UM-Dearborn offers a series of “quick, convenient, action-oriented classes” for local elected officials

September 19, 2006

DEARBORN / Sept. 19, 2006---The University of Michigan Dearborn’s Institute for Local Government (IFLG) is offering a series of courses for school board members, city council members, and other local elected officials this fall to help them confront a broad range of issues they can expect to face as they carry out their public duties.

Course subjects vary from ethics and communications skills to financing water infrastructure and retiree health care. The Institute, which operates in conjunction with the Michigan Municipal League (MML) and the Michigan Association of School Boards (MASB), is recognized as a major resource by local officials throughout the region. Many of the courses count as credit towards the MML’s and MASB’s awards programs.

“Offering continuing training opportunities for local elected officials is a hallmark of UM-Dearborn’s long-term commitment to southeastern Michigan,” according to Edward Bagale, vice chancellor for government relations at UM-Dearborn. “Our collaboration with the Michigan Municipal League and Michigan Association of School Boards ensures that our programming meets the needs of southeastern Michigan’s local officials.”

“The quick, convenient, action-oriented classes are designed to help local officials meet the wide variety of challenges they face in the 21st century,” said IFLG director Dale Thomson, assistant professor of public administration at UM-Dearborn. “These classes are taught by experts in their field. They provide participants with valuable tools to address challenges and the opportunity to network with their colleagues from neighboring communities who face similar issues. The end result is more effective government throughout southeastern Michigan.”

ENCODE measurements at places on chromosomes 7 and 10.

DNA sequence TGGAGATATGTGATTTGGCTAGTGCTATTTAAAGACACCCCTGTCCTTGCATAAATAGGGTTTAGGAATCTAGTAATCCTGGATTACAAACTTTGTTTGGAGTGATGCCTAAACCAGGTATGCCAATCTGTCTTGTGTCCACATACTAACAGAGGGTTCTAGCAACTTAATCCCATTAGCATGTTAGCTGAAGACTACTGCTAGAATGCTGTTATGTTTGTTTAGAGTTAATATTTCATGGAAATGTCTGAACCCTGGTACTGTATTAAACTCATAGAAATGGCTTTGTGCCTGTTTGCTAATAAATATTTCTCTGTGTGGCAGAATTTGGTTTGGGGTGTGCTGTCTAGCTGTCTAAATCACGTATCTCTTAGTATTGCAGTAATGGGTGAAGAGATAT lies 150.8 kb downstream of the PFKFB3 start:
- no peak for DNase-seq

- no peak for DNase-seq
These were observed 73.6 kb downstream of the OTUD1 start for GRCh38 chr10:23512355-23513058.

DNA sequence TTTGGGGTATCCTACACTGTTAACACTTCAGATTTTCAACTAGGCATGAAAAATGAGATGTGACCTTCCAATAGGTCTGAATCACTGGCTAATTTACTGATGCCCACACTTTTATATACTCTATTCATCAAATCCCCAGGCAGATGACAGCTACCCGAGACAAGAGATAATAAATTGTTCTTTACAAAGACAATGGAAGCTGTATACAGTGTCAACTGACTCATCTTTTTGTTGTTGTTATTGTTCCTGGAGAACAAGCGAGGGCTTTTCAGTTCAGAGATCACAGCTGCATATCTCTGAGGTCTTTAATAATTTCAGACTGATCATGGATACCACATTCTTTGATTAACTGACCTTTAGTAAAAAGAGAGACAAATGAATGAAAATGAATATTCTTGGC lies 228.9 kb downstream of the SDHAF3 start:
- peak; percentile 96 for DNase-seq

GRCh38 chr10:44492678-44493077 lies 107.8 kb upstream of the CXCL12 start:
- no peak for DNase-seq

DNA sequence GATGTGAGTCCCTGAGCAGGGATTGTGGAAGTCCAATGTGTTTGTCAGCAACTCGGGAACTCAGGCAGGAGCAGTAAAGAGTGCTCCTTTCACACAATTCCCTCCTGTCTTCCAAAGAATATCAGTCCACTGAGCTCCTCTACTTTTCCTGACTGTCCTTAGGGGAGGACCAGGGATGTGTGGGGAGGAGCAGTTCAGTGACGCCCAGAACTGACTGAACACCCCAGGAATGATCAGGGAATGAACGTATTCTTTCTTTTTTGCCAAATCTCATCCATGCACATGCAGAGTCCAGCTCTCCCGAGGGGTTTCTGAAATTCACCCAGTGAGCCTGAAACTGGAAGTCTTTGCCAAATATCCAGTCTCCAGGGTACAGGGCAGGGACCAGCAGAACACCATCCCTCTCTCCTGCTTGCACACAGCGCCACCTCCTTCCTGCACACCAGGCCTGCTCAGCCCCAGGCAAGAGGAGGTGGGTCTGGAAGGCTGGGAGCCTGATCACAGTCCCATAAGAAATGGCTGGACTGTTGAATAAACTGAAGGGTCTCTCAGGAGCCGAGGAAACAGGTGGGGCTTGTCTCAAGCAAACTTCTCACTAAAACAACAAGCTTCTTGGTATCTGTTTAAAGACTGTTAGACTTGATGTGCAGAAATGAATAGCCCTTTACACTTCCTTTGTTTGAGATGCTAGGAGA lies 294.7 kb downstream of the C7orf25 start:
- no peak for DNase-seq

Thomson said examples of the courses to be taught include:

  • Learning to create a total communications strategy for a local official or a governmental unit from two of the region's best political public relations experts, Bob Berg and Georgella Muirhead, in November.
  • Learning how to finance water and sewer infrastructure with Oakland County Drain Commissioner John McCullough, and Bart Foster, rate consultant for the City of Detroit Department of Water and Sewerage, experts in the field who will cover this and related issues in October.
  • Learning how to handle major changes in how your community projects and reports retiree health care benefits from Vicki Barnett, mayor of Farmington Hills and vice-chair of the Michigan Municipal League in November.
  • Learning proven techniques for dealing with diversity pro-actively from leading experts Shirley Bryant and Michael Williams, who will discuss how to establish a community that welcomes people of all races, ethnicities, and cultures.

Other courses will cover ethics, effective meetings, dealing with difficult people, public speaking, and conflict management.

“Research shows that high-performing governance teams have one thing in common: a commitment to professional training,” said Mary Kerwin, a consultant to the MASB. “They know that their understanding of roles and responsibilities impacts their effectiveness as elected officials.”

“The courses offered by this program enhance the opportunity for regional cooperation,” according to Detroit City Council Member Sheila Cockrel. “As a local elected official, I value the efficient manner in which high-quality information is shared in these courses, and I welcome the opportunity to network with other local leaders as we all struggle with greater demands and dwindling resources in our communities."

Officials can learn more about the IFLG’s fall program by going online to or by calling 313-593-5140.



CONTACT: Terry Gallagher
PHONE: 313-593-5518
The Office of University Relations
Room 1040, Administration Building
University of Michigan-Dearborn